My Saviour I would cross the brook with Thee. As King in all Thy beauty soon I’ll see. 

Thou wilt return, and to Thy kingdom come, awake me, should I sleep within the tomb. 

Deuteronomy 11: 10, 12. 

“For the land, whither thou goest in to possess it, is not as the land of Egypt, from whence ye came out, where thou sowedst thy seed and wateredst it with thy foot, as a garden of herbs: but the land whither ye go to possess it, is a land of hills and valleys, and drinketh water of the rain of Heaven: a land which the Lord thy God careth for: the eyes of the Lord thy God are always upon it, from the beginning of the year even unto the end of the year.” 

"But there is one perfect way in which we can prove our gratitude to God and to His people, and that is by not withholding anything from Him or from His service, but giving that service without condition and without reserve. 

I would like to speak a little about some of the mountains, and perhaps about some of the valleys mentioned in the Bible. You will notice in the portion of Scripture I have read that God reminded His people that the land He had called them into was not like the land of Egypt out of which He had called them. As perhaps you know, I have spent eight years in Egypt, and about seven years in the Promised Land – up in Lebanon – and I don’t think there could be two countries of greater contrast than Egypt and Lebanon. It is striking, the difference in these two countries. One of these differences is that Egypt is as level as this table, but everywhere you look in Palestine there are hills and valleys. Another contrast is that in Egypt the people are never looking up to Heaven for rain. They don’t need it. They don’t want it, for it spoils their irrigation plans. They are always looking at the earth, and they water it by foot. This speaks of a different walk. The land of Egypt is very, very fertile, with soil 30 feet deep, yielding up to three crops a year. This is made possible by the hot sun and the water from the Nile. (Description given of foot irrigation, which propels the water up the furrows.) But who waters the Promised Land? It is God. It is God who controls the water from heaven, and His people are not looking down to the earth for their maintenance, but up to Heaven.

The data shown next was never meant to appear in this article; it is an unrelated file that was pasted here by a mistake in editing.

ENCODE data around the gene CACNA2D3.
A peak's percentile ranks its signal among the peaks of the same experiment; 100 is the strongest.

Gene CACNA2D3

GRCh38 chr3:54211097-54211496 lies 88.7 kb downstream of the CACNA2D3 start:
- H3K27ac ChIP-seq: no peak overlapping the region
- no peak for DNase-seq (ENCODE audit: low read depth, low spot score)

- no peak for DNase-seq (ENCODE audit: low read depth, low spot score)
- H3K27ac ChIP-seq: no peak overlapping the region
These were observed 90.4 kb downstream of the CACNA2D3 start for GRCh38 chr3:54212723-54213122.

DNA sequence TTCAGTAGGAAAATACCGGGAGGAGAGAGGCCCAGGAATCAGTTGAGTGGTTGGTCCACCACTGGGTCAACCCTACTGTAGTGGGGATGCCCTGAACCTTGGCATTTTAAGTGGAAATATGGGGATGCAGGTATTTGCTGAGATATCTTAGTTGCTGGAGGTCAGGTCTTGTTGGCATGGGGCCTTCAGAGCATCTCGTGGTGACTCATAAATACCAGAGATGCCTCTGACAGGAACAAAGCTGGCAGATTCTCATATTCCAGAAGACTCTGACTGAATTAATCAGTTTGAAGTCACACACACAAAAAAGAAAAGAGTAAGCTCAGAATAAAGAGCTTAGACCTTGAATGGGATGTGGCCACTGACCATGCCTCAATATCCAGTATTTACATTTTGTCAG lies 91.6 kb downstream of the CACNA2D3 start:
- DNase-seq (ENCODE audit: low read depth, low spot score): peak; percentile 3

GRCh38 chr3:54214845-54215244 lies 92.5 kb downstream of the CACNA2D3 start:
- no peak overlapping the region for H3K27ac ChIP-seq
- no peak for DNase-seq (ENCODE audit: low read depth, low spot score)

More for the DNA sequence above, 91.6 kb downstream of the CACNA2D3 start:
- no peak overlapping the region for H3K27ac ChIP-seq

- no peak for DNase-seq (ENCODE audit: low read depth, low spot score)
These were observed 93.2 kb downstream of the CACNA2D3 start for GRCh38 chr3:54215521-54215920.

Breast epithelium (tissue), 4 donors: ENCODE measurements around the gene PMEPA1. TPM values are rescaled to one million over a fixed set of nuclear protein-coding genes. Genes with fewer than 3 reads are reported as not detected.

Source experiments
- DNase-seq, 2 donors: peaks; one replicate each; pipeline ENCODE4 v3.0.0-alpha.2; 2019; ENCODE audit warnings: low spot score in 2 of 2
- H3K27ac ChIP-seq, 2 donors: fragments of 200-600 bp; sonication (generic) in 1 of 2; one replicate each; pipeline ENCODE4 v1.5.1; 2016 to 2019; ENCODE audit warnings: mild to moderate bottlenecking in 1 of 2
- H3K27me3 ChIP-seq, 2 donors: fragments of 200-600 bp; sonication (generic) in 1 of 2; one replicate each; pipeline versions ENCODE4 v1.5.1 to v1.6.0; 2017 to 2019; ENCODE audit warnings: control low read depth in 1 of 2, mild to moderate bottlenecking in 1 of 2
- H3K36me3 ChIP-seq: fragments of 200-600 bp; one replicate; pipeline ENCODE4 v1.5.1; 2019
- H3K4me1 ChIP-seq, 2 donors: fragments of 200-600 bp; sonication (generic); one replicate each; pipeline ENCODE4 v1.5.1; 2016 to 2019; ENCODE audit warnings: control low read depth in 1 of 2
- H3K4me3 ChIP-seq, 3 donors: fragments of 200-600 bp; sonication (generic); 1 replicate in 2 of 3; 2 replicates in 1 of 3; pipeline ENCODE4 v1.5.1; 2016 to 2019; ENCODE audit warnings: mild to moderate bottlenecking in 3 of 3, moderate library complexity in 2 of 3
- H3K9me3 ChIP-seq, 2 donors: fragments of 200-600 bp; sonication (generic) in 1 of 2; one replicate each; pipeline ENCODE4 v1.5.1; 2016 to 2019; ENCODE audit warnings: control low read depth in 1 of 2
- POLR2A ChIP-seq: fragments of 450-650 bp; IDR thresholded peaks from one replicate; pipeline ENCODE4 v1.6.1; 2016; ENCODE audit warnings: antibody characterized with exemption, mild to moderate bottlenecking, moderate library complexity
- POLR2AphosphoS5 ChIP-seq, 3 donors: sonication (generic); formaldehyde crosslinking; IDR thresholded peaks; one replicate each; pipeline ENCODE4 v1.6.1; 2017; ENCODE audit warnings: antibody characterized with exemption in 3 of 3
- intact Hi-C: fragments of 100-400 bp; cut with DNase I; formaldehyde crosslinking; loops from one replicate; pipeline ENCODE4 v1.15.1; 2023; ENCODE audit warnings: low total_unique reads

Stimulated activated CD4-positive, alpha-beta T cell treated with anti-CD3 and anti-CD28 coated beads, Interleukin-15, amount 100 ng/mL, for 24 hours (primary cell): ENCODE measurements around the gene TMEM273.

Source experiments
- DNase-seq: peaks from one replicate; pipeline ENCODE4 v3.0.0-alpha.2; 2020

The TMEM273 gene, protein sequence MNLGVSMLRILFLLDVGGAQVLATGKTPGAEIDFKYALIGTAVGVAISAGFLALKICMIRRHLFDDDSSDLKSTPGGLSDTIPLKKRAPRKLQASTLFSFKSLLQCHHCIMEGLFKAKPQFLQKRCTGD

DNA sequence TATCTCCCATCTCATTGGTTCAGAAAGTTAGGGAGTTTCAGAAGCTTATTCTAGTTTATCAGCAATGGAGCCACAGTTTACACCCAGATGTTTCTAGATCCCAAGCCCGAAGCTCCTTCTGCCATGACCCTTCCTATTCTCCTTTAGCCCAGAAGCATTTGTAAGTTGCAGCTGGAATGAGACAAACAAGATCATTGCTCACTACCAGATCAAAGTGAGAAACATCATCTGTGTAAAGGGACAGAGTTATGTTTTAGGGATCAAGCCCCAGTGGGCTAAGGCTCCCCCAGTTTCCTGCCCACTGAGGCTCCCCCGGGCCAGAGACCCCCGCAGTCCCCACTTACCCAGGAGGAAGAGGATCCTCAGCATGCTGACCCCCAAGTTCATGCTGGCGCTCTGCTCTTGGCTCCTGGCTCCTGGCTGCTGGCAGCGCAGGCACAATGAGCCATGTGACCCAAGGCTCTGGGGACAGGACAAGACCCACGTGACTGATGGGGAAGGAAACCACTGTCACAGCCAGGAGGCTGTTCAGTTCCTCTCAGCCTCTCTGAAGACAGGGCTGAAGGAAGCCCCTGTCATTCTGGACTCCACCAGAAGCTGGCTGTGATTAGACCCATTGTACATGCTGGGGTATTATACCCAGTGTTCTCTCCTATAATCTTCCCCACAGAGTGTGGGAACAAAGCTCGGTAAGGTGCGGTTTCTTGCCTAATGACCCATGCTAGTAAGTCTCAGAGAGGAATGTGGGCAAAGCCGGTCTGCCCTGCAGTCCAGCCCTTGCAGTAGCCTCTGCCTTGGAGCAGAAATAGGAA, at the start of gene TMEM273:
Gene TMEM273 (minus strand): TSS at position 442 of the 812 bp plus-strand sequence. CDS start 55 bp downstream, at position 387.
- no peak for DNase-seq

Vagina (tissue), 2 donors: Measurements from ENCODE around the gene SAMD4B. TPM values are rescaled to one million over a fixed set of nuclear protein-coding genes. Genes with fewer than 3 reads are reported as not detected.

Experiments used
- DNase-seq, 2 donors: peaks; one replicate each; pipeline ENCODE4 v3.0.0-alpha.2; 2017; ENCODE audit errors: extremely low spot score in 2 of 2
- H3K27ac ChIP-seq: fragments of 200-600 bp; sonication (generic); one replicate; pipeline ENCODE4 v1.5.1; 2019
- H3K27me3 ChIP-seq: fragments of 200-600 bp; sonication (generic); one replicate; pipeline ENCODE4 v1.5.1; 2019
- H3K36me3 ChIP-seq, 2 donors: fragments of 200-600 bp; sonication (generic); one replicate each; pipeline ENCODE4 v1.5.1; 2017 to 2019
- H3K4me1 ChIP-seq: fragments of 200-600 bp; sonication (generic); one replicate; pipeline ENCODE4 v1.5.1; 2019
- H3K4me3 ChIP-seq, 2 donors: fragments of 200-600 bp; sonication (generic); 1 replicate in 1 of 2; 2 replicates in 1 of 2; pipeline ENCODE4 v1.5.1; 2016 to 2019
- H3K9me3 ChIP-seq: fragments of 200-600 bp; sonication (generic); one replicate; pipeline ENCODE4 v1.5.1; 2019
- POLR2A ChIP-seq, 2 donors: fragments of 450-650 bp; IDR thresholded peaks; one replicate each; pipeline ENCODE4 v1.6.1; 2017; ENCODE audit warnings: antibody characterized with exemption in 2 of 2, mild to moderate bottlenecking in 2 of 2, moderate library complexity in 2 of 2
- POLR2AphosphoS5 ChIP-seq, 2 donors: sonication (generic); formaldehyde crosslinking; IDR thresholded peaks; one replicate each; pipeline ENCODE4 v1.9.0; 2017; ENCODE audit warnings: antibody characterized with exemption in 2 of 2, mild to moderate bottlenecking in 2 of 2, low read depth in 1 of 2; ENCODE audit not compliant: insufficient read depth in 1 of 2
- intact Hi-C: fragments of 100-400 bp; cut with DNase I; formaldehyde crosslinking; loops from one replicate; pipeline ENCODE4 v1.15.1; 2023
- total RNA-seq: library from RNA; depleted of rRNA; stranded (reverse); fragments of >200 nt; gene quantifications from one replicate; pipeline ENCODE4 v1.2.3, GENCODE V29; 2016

In 1938 I and my companion first went to Palestine from Egypt, and started to learn the Arabic, then later on when we began to speak it a little, people would say to us, “But you have been to Egypt.” We asked, “How do you know?” They said, “By your tongue.” Our speech will testify to what country we belong. God can take our tongue as a result of us being in harmony with His will, and then these tongues will not remind people of Egypt, but will make plain to them that we seek a city whose Builder and Maker is God.